© courtesy Addis Ababa Fistula Hospital
© courtesy Addis Ababa Fistula Hospital

The drive to eradicate polio has always been about more than polio alone. During polio vaccination campaigns in Ethiopia, polio frontline health workers and vaccinators are actively looking for women suffering from fistula.

Fistulas are devastating injuries sustained by women during prolonged and obstructed labour, requiring surgical intervention to rectify. Often the bladder is completely destroyed, or rectum and urethra significantly damaged. The longer that such injuries are left untreated, the more complex and serious they become.

In Ethiopia, the Addis Ababa Fistula Hospital and its regional fistula centres provides life-saving operations to women affected by fistula. One of the key challenges, however, is to identify women suffering from such injuries, particularly in remote or hard-to-reach areas.

That is why the polio programme in Ethiopia is now collaborating with the hospital in helping identify patients. As vaccinators and health workers travel town to town, village to village and house to house delivering polio vaccine, they actively engage with communities, community leaders and parents, to identify women suffering from fistula. As a result of this collaboration, more than 2,400 women have so far been identified with such injuries, particularly from remote areas, who can now be referred to the hospital for appropriate and urgently-needed intervention.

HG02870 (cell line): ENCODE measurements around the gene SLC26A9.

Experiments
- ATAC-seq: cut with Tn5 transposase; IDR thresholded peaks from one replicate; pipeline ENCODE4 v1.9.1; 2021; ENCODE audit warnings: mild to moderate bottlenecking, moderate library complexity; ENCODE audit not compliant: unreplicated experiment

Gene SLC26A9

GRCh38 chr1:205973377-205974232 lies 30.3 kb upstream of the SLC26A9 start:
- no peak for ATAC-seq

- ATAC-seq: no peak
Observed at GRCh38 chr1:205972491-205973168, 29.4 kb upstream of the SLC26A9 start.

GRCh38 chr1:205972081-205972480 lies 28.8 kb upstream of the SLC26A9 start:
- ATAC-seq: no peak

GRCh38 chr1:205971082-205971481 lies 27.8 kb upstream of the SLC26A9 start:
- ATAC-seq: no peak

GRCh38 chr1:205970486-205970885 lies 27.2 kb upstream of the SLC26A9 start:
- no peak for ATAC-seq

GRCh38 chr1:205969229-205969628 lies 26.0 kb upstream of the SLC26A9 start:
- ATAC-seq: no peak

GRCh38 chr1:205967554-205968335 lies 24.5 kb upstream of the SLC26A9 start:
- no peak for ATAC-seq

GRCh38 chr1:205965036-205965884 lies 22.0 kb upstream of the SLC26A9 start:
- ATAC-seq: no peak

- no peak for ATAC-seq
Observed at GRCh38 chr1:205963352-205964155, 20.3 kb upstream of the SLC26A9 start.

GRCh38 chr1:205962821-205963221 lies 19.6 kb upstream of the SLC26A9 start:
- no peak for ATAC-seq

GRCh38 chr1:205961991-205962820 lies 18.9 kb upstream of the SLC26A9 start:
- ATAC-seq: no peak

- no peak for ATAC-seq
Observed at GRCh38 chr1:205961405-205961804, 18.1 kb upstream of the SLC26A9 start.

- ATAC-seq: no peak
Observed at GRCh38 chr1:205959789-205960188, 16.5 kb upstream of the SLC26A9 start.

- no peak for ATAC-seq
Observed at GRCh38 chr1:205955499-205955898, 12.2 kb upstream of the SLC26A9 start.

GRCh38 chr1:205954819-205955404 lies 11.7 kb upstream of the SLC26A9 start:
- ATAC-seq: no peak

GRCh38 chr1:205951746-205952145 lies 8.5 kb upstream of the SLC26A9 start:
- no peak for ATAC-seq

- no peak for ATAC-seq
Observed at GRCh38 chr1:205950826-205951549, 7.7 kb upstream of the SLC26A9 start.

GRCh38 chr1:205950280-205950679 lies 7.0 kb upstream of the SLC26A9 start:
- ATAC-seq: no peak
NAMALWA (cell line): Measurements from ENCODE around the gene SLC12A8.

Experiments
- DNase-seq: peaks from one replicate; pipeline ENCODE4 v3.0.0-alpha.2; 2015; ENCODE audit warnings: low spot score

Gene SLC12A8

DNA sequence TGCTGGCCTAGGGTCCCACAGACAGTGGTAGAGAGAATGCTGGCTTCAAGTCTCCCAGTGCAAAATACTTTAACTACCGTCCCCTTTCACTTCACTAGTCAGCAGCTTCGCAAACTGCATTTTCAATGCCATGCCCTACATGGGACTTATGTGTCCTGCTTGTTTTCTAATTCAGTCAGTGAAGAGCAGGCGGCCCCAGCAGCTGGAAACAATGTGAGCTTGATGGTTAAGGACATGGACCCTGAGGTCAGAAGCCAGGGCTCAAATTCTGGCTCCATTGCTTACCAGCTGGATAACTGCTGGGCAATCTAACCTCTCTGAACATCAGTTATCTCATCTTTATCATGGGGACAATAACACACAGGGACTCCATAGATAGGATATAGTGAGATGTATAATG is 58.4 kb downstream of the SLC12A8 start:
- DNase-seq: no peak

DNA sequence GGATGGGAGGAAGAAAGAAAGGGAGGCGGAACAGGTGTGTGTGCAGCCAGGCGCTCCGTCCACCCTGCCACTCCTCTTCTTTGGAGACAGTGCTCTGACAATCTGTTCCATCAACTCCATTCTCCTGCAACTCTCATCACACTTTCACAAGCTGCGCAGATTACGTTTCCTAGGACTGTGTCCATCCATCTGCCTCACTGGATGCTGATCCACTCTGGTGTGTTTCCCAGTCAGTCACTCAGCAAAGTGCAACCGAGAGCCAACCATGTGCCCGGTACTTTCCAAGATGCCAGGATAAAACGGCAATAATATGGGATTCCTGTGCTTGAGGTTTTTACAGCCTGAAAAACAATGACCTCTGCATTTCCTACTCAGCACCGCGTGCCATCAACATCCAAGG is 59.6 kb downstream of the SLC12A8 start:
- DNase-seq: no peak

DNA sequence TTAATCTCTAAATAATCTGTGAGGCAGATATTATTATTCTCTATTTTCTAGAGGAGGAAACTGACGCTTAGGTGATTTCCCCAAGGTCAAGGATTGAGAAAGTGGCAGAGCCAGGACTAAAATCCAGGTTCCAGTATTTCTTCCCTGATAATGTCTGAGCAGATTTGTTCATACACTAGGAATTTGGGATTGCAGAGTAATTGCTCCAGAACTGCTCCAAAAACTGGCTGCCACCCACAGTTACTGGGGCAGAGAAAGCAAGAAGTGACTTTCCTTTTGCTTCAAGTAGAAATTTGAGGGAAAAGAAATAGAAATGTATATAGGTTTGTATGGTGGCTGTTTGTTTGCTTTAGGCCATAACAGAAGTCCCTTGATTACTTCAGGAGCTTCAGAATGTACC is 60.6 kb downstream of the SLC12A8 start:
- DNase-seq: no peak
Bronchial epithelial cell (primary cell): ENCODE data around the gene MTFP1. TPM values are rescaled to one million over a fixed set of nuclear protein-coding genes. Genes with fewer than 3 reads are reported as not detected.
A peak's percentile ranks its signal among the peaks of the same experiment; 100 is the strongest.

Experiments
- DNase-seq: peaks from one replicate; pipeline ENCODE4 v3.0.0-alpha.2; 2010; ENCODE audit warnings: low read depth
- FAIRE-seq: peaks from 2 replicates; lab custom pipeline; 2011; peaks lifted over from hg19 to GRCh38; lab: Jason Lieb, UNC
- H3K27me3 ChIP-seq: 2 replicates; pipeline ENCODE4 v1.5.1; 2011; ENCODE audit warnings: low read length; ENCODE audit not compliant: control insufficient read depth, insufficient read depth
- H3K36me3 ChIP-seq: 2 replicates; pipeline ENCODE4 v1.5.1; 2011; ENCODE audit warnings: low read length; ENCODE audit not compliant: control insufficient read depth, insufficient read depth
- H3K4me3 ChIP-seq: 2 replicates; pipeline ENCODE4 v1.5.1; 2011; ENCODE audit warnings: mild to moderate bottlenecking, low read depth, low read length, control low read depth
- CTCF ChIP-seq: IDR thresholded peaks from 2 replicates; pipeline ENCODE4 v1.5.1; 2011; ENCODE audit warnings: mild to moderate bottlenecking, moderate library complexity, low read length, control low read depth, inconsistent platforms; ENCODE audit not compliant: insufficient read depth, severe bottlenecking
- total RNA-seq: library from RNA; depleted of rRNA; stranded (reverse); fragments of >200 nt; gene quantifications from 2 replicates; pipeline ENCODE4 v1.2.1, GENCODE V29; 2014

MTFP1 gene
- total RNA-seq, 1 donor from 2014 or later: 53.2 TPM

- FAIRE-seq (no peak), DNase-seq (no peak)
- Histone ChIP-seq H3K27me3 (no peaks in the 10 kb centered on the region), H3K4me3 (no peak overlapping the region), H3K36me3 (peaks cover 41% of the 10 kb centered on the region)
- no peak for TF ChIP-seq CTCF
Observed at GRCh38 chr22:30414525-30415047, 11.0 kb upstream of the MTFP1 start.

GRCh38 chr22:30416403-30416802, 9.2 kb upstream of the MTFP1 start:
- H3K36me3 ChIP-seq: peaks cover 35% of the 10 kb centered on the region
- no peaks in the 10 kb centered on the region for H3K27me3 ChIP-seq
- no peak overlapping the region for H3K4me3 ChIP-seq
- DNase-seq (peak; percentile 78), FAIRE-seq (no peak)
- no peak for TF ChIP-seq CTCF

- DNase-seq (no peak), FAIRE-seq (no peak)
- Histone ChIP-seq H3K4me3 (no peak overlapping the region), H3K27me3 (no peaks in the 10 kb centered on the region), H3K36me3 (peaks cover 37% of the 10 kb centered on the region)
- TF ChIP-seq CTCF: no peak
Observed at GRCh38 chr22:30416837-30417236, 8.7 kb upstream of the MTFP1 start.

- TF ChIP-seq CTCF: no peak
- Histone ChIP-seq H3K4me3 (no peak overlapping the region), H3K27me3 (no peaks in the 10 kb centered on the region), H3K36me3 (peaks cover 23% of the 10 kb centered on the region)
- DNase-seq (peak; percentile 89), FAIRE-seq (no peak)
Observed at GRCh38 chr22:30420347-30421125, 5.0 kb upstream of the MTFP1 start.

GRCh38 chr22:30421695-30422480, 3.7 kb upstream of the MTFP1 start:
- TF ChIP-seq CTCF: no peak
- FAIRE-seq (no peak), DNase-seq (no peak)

The polio network routinely conducts surveillance for other diseases of public health importance, including measles, yellow fever, neonatal tetanus and avian influenza. With local knowledge of communities, health systems and government structures, the polio network’s technical capacity in disease surveillance and planning of large-scale operations often helps sustain international and national relief efforts.

The extensive polio eradication network at country-level has proved itself repeatedly to be uniquely equipped to provide immediate support during emergencies or other disease outbreaks, for example providing frontline relief following the Nepal earthquake in 2015. Front line polio workers are equipped with vaccines, medications, potable water and sleeping bags, in addition to critical logistics support such as vehicles and radio and satellite equipment. The medical officers conducted the initial rapid assessment of the disaster and communicated their observations to the capital to allow effective relief planning. They also provided emergency medical care during the following days, setting up treatment camps and transporting patients, while planning and implementing mass vaccination campaigns against measles, polio and tetanus. Similar support was given during the Sahel drought in 2013 and the Horn of Africa drought in 2011-2012, and to the Ebola outbreak response effort across western Africa.